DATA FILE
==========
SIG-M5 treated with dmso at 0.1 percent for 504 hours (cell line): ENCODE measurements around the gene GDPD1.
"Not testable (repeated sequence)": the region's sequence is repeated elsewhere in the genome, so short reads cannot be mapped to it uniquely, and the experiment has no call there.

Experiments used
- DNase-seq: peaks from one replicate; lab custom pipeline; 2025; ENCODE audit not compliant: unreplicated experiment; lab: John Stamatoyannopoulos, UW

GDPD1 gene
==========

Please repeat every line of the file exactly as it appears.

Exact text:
SIG-M5 treated with dmso at 0.1 percent for 504 hours (cell line): ENCODE measurements around the gene GDPD1.
"Not testable (repeated sequence)": the region's sequence is repeated elsewhere in the genome, so short reads cannot be mapped to it uniquely, and the experiment has no call there.

Experiments used
- DNase-seq: peaks from one replicate; lab custom pipeline; 2025; ENCODE audit not compliant: unreplicated experiment; lab: John Stamatoyannopoulos, UW

GDPD1 gene